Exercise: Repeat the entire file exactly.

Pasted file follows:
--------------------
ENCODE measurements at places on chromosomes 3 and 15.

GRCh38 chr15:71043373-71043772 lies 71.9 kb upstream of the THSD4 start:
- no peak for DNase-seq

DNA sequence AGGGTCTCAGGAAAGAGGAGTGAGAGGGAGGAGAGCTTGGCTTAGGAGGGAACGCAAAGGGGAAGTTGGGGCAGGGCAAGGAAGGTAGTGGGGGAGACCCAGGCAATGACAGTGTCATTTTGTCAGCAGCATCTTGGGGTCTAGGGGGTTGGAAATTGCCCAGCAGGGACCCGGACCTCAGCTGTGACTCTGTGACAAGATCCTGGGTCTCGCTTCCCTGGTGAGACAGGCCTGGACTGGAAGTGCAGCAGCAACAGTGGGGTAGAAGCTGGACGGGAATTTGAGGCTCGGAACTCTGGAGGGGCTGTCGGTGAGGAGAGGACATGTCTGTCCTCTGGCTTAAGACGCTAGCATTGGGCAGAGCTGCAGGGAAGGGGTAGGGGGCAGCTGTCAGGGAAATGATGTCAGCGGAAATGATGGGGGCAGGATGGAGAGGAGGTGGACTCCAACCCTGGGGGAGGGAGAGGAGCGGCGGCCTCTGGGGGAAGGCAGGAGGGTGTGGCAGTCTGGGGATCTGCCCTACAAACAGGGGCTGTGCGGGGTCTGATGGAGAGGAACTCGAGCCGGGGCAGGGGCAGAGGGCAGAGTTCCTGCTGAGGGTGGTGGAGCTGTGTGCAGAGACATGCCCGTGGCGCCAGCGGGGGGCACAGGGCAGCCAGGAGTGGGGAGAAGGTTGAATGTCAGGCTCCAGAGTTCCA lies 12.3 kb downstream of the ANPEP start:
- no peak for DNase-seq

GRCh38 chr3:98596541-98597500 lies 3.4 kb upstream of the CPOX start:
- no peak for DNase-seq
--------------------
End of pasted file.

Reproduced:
ENCODE measurements at places on chromosomes 3 and 15.

GRCh38 chr15:71043373-71043772 lies 71.9 kb upstream of the THSD4 start:
- no peak for DNase-seq

DNA sequence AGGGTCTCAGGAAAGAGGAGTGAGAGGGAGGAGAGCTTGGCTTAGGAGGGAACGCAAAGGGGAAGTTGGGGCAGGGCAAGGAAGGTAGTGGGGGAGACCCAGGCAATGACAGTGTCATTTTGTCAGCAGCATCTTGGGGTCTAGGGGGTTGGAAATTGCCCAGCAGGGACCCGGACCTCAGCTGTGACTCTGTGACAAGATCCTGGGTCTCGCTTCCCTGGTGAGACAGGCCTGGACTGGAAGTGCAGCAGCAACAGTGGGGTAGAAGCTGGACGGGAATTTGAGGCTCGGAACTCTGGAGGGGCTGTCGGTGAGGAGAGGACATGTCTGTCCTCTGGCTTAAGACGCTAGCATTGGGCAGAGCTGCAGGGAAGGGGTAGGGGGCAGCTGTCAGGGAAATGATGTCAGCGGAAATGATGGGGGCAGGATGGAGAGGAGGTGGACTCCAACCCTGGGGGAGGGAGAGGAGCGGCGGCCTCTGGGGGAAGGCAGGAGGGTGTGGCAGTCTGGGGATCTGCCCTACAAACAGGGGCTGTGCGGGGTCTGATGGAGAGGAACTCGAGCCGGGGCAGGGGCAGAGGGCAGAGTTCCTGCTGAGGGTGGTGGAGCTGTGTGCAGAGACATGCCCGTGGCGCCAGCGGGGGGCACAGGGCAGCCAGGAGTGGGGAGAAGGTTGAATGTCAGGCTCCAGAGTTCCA lies 12.3 kb downstream of the ANPEP start:
- no peak for DNase-seq

GRCh38 chr3:98596541-98597500 lies 3.4 kb upstream of the CPOX start:
- no peak for DNase-seq